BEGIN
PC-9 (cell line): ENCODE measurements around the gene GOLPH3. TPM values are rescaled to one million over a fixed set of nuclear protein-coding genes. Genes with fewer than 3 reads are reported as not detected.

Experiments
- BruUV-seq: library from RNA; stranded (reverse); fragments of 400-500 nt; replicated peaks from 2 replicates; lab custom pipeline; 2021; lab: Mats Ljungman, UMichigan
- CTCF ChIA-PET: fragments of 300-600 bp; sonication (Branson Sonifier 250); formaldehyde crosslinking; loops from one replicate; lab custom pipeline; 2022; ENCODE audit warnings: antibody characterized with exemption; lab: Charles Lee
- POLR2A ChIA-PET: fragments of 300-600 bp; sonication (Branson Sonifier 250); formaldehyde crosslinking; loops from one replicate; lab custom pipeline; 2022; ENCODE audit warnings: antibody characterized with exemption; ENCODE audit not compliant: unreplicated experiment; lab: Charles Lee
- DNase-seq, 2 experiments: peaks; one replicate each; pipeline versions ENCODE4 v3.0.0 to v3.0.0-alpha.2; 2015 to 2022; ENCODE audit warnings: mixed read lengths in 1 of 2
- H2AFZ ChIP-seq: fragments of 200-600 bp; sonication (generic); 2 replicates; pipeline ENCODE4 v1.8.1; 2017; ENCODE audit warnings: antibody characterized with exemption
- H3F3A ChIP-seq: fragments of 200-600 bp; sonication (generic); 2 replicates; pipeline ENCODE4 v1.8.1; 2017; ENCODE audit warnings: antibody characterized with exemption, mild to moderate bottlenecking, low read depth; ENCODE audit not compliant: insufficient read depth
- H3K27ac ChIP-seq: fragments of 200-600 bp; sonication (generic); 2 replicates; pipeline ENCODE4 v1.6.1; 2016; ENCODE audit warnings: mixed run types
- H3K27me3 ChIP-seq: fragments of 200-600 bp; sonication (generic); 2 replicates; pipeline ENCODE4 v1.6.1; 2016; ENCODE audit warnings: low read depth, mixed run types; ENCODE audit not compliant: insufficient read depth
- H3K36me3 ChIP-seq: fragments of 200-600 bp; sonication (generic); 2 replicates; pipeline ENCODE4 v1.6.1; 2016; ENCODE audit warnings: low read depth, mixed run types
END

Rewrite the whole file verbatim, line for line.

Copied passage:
PC-9 (cell line): ENCODE measurements around the gene GOLPH3. TPM values are rescaled to one million over a fixed set of nuclear protein-coding genes. Genes with fewer than 3 reads are reported as not detected.

Experiments
- BruUV-seq: library from RNA; stranded (reverse); fragments of 400-500 nt; replicated peaks from 2 replicates; lab custom pipeline; 2021; lab: Mats Ljungman, UMichigan
- CTCF ChIA-PET: fragments of 300-600 bp; sonication (Branson Sonifier 250); formaldehyde crosslinking; loops from one replicate; lab custom pipeline; 2022; ENCODE audit warnings: antibody characterized with exemption; lab: Charles Lee
- POLR2A ChIA-PET: fragments of 300-600 bp; sonication (Branson Sonifier 250); formaldehyde crosslinking; loops from one replicate; lab custom pipeline; 2022; ENCODE audit warnings: antibody characterized with exemption; ENCODE audit not compliant: unreplicated experiment; lab: Charles Lee
- DNase-seq, 2 experiments: peaks; one replicate each; pipeline versions ENCODE4 v3.0.0 to v3.0.0-alpha.2; 2015 to 2022; ENCODE audit warnings: mixed read lengths in 1 of 2
- H2AFZ ChIP-seq: fragments of 200-600 bp; sonication (generic); 2 replicates; pipeline ENCODE4 v1.8.1; 2017; ENCODE audit warnings: antibody characterized with exemption
- H3F3A ChIP-seq: fragments of 200-600 bp; sonication (generic); 2 replicates; pipeline ENCODE4 v1.8.1; 2017; ENCODE audit warnings: antibody characterized with exemption, mild to moderate bottlenecking, low read depth; ENCODE audit not compliant: insufficient read depth
- H3K27ac ChIP-seq: fragments of 200-600 bp; sonication (generic); 2 replicates; pipeline ENCODE4 v1.6.1; 2016; ENCODE audit warnings: mixed run types
- H3K27me3 ChIP-seq: fragments of 200-600 bp; sonication (generic); 2 replicates; pipeline ENCODE4 v1.6.1; 2016; ENCODE audit warnings: low read depth, mixed run types; ENCODE audit not compliant: insufficient read depth
- H3K36me3 ChIP-seq: fragments of 200-600 bp; sonication (generic); 2 replicates; pipeline ENCODE4 v1.6.1; 2016; ENCODE audit warnings: low read depth, mixed run types